Sri Lanka: Government, Tigers should declare temporary truce and open humanitarian corridors to get civilians out, aid in
The Sri Lankan government and the Liberation Tigers of Tamil Eelam (LTTE) should immediately declare a temporary humanitarian truce and create humanitarian corridors, Amnesty International said today. This would allow more than a quarter of a million civilians trapped in the Wanni region to escape the ongoing war and also let food, water, and medical assistance reach these civilians who cannot leave.
Amnesty International also demanded that the Sri Lankan government ensure that displaced people who have fled the conflict zone to transit centres do not face improper restriction on their movement and are kept safe. Less than 6,000 people from the Wanni have sought shelter in government held areas since December. They are held in de facto detention centres and are vulnerable to abuses by government forces.
“The situation for civilians in the Wanni is unacceptable. People cannot move safely, even to collect the bodies of dead relatives, and the injured have no hospitals,” said Yolanda Foster. “A quarter of a million people are suffering without adequate food and shelter while shells rain down upon them. Most of those who have managed to escape the conflict have not received adequate hospital treatment.”
The last shipment of food to reach the civilian population, which is totally dependent on outside aid, went in on 29 January. Community-based organisations fear thousands of civilians are in critical danger in a rapidly deteriorating situation as the Sri Lankan armed forces attempt to regain all territory from the Tamil Tigers.
Amnesty International urges the Sri Lankan government and the LTTE to immediately:
• Declare a temporary truce in the fighting to allow for the evacuation of civilians along humanitarian corridors and the introduction of humanitarian aid to those remaining;
• Ensure civilians in the conflict zone are given adequate information about the location of aid corridors and can reach these corridors in safety;
• Allow aid agencies to carry out their relief responsibilities and assist civilians and allow international monitors full access to these areas, so that they can monitor the human rights situation in the area and observe the implementation of the truce;
• Ensure reception arrangements for displaced people fleeing the combat zone meet international standards;
• Ensure displaced people housed in transit centres in government-held areas have freedom of movement and are accessible to independent humanitarian aid and observers;
• Allow an interagency assessment team from the United Nations to investigate conditions on the ground and the deployment of human rights monitors in the areas affected by the fighting.
"The most important issue right now is to focus on immediate unimpeded humanitarian assistance for those families trapped between the conflicting parties," said Yolanda Foster. "The government wants international assistance but not international standards.”
The Tamil Tigers have prevented civilians from leaving the conflict zone by instituting a pass system to restrict freedom of movement. The Tamil Tigers have forcibly recruited civilians, including children, to build bunkers and serve as troops.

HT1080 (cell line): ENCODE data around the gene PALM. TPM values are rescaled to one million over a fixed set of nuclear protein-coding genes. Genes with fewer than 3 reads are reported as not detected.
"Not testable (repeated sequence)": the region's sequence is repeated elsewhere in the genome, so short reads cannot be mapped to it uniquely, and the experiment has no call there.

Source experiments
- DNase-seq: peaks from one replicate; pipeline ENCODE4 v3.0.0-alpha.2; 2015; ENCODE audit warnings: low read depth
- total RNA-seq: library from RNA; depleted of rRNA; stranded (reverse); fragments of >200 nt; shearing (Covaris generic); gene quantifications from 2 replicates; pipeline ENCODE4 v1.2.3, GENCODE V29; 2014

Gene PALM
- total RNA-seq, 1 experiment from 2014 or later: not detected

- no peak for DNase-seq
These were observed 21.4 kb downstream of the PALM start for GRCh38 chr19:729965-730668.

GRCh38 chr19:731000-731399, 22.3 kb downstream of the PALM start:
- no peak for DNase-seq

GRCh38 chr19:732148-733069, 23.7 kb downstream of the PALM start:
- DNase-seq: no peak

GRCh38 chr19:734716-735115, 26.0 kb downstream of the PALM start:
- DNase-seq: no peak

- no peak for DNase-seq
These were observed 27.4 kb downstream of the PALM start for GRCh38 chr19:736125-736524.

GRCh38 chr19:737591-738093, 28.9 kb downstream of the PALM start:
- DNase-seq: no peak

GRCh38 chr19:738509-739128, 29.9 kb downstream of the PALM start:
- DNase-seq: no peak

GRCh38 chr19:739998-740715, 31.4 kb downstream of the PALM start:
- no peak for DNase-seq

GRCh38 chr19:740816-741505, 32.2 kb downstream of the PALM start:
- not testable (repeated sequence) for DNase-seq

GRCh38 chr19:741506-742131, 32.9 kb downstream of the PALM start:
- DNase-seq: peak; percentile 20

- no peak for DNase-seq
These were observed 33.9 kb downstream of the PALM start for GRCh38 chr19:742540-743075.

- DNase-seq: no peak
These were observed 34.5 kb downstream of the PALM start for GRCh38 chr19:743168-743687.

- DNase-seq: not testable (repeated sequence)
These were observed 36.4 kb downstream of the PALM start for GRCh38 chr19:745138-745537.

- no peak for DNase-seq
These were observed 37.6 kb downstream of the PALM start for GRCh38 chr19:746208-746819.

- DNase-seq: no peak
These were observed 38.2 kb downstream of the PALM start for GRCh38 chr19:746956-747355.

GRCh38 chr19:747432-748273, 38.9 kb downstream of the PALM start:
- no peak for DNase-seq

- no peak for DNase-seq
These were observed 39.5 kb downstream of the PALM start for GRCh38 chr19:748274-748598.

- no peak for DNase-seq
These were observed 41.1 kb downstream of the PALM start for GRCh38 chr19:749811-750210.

Fears for Safety of Civilians in Government-controlled Centres
The Sri Lankan government has held civilians who have already fled LTTE-held areas since March 2008 at so-called welfare villages. These camps are located at Kalimoddai and Sirukandal in Mannar district and Manik Farm and Nellumkulam in Vavuniya district. The Sri Lankan armed forces have severely restricted the ability of the displaced people held at these camps to move.
“The last operational hospital in the conflict zone has now closed and there are no proper facilities for the critically injured,” said Yolanda Foster. “Even the government-operated hospital at Vavuniya is unable to provide adequate medical treatment.”
Although the government has allowed some displaced people out of these camps for education, livelihood and health purposes, they are required to leave a family member in the camp as a safeguard against them escaping. This policy violates the international legal prohibition of hostage taking.
The Sri Lankan government is keeping displaced people coming out of the Wanni in new temporary sites being created in Mannar, Vavuniya and Jaffna districts.
While the ICRC and the UN Refugee Agency (UNHCR) have been allowed limited access to the existing centres, the government has not allowed other humanitarian agencies access.
Amnesty International has received reports that Sri Lankan armed forces screen civilians who have fled the Wanni area, and have detained several people in police custody.
Given past experiences, there are credible fears among civilians that those confined in transit centres could be vulnerable to enforced disappearances or extrajudicial executions, as well as increased targeting of persons, including arbitrary detention and harassment on an ethnic basis. There have been reports of several hundred cases of enforced disappearances in Sri Lanka since 2006, many of them in government-controlled areas.
Sri Lanka is legally obliged to refrain from arbitrarily detaining any persons. The United Nations Guiding Principles on Internal Displacement (the international framework for the protection of displaced people) provides that, consistent with the right to liberty, internally displaced persons “shall not be interned in or confined to a camp.” The Principles recognize that “exceptional circumstances” may permit confinement only for so long as it is “absolutely necessary,” but the Sri Lankan government has not demonstrated that such circumstances exist.